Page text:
Volunteer Onboarding Checklist: Before, During & After Arrival
If your nonprofit has a volunteer program, the goal of your volunteer management should be to welcome your newcomers from the moment they join.
After you have worked so hard to find new volunteers who are eager to contribute to your organization, the first step is to put your volunteer management software to good use and welcome them into the community. Even better news, you can apply the same checklist for your members, donors, and board members.
In this article, we’ll go over:
- Why are Welcoming new Volunteers Important?
- Checklist For Successful Onboarding: Before, During & After Arrival
- Trello for Onboarding
- The "Buddy" System
Our team at Springly has a great onboarding process for each new team member. When I joined, I felt immediately part of the team. You can create this friendly environment for your new volunteers too!
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Why is Welcoming New Volunteers Important?
Volunteer recruitment takes a lot of time and resources, so it’s great when you do find new volunteers. After all, volunteers contribute to nonprofit organizations with their time and expertise, which help lower staffing and budget demands. This alone is a huge contribution to nonprofits!
If you remember your first day of school as a new student, you probably remember everything feeling a bit stressful and uncertain. You can minimize this feeling of fear for your new volunteers by staying organized and by creating a warm and friendly environment where each newcomer quickly feels comfortable.
Volunteers can become very loyal as a result of feeling included and appreciated, so let’s talk about some ways you can help ease the transition for new volunteers at your organization!
Checklist For Successful Volunteer Onboarding: Before, During & After Arrival
There are 3 phases of volunteer onboarding for your nonprofit: before, during, and after the volunteering commitment period.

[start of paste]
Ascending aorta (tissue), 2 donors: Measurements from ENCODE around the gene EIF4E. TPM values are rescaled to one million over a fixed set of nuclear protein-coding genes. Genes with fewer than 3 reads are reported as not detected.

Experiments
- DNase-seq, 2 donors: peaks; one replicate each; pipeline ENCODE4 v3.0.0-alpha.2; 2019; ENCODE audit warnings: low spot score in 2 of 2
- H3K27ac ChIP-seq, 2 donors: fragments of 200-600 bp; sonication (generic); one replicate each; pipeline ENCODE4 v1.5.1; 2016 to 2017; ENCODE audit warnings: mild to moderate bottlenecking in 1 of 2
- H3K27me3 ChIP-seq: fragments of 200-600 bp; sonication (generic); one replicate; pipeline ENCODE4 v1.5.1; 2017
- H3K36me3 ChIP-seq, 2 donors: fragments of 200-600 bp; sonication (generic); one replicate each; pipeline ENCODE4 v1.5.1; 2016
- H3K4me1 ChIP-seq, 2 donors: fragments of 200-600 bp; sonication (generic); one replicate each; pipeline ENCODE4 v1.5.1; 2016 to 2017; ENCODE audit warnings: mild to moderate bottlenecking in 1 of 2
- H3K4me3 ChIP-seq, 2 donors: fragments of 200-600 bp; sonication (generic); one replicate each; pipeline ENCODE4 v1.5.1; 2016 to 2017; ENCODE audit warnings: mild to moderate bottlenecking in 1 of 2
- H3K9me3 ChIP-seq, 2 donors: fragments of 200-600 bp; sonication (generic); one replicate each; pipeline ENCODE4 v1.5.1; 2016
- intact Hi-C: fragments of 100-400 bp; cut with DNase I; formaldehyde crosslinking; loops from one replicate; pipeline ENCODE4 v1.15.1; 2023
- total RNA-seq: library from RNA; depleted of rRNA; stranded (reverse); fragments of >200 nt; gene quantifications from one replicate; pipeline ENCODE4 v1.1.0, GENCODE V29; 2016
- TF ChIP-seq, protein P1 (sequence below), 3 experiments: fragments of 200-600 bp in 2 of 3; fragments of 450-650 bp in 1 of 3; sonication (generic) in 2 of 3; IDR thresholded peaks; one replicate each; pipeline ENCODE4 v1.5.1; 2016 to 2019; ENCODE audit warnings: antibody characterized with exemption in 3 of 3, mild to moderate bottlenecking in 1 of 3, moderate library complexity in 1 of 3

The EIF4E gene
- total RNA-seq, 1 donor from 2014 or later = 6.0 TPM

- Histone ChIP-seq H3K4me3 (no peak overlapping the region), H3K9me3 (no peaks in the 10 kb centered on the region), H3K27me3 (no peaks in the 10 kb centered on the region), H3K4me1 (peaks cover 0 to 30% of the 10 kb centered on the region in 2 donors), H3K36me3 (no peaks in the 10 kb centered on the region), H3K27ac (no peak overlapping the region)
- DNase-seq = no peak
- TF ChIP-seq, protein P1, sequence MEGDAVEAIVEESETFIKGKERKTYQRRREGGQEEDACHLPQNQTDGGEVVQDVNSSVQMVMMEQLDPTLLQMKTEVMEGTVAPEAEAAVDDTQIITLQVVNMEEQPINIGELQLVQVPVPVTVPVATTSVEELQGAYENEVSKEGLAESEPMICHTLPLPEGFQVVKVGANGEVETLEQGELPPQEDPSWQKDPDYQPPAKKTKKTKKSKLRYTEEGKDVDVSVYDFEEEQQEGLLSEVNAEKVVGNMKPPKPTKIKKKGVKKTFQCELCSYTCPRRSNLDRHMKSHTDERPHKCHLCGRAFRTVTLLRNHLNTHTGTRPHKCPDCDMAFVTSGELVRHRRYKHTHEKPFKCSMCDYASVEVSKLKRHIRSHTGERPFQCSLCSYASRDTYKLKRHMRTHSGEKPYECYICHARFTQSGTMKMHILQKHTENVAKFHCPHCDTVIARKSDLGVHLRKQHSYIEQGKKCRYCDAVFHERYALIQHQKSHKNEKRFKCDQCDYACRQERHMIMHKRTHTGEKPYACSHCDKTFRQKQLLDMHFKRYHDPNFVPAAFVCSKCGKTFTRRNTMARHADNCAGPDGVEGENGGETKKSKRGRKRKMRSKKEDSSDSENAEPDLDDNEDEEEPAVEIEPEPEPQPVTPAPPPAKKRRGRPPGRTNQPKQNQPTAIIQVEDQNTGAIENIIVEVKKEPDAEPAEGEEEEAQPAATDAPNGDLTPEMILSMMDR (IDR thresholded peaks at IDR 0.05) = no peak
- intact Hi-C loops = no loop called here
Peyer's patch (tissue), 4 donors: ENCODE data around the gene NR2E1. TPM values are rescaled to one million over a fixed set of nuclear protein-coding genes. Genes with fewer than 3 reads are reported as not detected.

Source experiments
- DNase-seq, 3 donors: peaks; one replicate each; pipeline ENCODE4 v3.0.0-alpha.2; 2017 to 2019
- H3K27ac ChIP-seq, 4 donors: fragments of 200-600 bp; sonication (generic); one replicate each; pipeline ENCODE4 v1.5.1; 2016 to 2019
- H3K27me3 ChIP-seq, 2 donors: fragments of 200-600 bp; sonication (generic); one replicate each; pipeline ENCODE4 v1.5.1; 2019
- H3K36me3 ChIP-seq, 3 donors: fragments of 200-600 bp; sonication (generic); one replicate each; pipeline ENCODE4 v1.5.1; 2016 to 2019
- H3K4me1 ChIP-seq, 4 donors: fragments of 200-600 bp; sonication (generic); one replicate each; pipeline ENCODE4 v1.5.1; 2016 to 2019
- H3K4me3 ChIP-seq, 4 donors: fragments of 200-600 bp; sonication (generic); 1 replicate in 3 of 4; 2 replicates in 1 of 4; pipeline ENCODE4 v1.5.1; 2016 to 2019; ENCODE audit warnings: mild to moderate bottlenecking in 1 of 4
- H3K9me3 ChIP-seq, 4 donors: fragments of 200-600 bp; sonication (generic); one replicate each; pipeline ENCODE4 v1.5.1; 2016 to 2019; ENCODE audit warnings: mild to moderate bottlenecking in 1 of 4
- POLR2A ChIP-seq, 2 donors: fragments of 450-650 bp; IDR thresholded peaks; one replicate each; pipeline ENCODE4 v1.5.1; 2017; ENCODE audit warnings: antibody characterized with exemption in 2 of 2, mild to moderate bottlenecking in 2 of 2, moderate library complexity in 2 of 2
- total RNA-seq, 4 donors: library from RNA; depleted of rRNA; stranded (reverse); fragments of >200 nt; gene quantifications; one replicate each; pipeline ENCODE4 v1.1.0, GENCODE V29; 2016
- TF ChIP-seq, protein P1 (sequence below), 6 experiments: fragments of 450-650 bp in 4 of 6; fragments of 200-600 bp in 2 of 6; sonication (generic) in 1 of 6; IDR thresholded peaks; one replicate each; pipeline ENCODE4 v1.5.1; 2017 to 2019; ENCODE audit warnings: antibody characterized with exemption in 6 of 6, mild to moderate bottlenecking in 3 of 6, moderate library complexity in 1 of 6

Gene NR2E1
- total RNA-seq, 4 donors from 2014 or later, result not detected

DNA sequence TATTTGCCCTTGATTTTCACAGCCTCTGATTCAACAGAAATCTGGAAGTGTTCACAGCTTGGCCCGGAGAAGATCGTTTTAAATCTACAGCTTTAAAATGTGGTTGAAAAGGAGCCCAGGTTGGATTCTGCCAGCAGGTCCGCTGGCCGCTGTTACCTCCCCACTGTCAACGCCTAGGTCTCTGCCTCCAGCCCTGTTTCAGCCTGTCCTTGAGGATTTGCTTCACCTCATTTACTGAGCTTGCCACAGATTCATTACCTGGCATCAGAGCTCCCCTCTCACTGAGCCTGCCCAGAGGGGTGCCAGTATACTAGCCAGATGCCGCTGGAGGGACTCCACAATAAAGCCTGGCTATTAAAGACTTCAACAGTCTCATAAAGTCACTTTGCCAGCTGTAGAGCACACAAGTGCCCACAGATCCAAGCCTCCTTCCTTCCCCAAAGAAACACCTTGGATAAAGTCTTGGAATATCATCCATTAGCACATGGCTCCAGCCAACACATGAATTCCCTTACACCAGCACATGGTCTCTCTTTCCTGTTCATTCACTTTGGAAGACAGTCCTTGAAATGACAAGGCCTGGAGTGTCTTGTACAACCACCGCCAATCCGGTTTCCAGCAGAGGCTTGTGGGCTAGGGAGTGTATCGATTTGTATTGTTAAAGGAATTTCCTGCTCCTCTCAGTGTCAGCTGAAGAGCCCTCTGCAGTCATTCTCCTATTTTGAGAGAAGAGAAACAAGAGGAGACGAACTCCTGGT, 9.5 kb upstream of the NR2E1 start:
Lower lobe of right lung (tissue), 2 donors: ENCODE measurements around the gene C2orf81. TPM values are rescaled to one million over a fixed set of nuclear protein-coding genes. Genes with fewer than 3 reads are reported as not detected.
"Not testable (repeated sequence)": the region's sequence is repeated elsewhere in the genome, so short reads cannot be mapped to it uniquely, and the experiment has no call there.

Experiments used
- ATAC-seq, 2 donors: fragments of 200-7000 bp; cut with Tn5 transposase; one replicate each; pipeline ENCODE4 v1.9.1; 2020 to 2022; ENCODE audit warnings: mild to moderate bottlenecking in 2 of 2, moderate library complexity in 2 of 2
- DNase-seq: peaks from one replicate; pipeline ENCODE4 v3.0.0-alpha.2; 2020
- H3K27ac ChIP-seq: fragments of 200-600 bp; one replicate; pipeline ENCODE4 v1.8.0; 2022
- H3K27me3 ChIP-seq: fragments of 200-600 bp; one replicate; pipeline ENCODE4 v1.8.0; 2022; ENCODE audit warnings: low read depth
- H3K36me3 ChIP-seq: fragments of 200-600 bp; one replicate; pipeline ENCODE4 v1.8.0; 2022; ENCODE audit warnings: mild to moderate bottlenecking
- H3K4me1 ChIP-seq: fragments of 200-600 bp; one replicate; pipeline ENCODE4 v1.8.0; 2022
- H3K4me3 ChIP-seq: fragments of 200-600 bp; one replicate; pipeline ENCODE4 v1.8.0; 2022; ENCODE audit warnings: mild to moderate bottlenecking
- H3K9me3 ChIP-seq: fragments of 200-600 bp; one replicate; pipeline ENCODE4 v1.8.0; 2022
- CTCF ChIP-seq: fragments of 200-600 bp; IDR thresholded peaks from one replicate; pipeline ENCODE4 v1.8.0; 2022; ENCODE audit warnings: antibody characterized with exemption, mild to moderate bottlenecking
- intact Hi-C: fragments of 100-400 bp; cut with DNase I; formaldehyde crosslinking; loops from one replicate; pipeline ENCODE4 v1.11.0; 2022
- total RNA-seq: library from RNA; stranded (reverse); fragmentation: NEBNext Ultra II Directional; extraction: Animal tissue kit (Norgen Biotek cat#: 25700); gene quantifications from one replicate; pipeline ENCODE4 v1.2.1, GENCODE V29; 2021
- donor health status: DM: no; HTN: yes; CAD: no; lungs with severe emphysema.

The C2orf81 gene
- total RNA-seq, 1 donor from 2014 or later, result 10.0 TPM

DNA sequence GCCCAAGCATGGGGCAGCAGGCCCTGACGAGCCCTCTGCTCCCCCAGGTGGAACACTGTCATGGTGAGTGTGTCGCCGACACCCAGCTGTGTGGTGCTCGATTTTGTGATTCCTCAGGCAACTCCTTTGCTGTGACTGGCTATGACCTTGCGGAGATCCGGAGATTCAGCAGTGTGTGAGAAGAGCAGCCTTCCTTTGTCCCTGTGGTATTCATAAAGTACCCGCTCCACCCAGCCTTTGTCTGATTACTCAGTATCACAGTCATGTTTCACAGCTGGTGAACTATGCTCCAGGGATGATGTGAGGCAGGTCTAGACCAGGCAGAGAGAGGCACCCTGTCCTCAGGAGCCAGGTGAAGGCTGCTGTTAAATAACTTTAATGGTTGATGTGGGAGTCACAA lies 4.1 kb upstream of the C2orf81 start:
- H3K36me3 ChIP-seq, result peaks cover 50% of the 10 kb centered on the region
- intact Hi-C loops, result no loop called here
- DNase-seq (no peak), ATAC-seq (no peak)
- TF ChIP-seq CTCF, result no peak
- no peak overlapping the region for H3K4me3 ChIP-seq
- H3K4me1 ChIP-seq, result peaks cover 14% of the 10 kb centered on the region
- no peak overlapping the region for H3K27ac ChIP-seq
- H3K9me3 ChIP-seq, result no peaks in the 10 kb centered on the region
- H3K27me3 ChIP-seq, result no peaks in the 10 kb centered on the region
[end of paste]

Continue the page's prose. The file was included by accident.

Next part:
To illustrate this, we will take a look at how Springly welcomes new team members! Maybe it’ll inspire you to use some of our methods and it may even guide you towards a new way of thinking.
Before the Volunteer Arrives
Let's say you have new volunteers signed up to help your nonprofit this month, season, or year. The first thing to do is to dig into your CRM and communicate all logistical details that they need to know before arriving at your organization’s doorstep!
You need to send them information regarding expectations and requirements. For example, whether they need to bring any documents for you to update your organization’s records, when their first session would be, or the date and time of their orientation. If you are leading an orientation meeting, send advance notice for them to save the date.
Each nonprofit has a specific working style and mission and you can use this to help your volunteers understand your nonprofit quickly.
Make these points very clear to your volunteers:
Role of volunteers within nonprofit
Volunteering responsibilities and objectives (to welcome event attendees at the door)
Perks of volunteering (access to special events, newsletter, or swag)
If you send information in advance, the volunteers will know you value them, and that your nonprofit is well-organized. Volunteers need plenty of management too, so your organization of these details will be a sign to them of what to expect during their volunteering commitment.
You should also update your current team about the new incoming volunteers. You can send out an email to introduce new volunteers as well as some information that you collect about them, such as why they signed up to volunteer or a fun fact. This will encourage your team to introduce themselves and may even be a good opportunity for some fun challenges or a quiz!
Communicate all logistical details like: start date, arrival time, office location, wifi codes, dress code.
Communicate physical items they may need to bring: personal identification, computer, mouse, charger, water bottle, etc.
Send any documents that need to be signed: contracts, waivers, or confidentiality agreements.
Technical tools: open up email access, share-points, shared calendars, collaborative tools (i.e. google drive), or password generators.
Send a written copy of their responsibilities, objectives, and any perks they may have.
Any information you can easily send about your mission: PDFs, marketing materials, website links.
During the Volunteering Commitment
When they arrive, you can share some key information to help them understand your organization better:
History of your nonprofit
Mission and values
The team and roles in the organization
Knowing this information will help them understand where to direct any questions.
To keep new volunteers engaged with your nonprofit:
Invite volunteers to public or team-wide meetings, in case they’d like to be informed and learn more about the organization
Share the values of your organization with them, so they know how to further those values in their volunteering work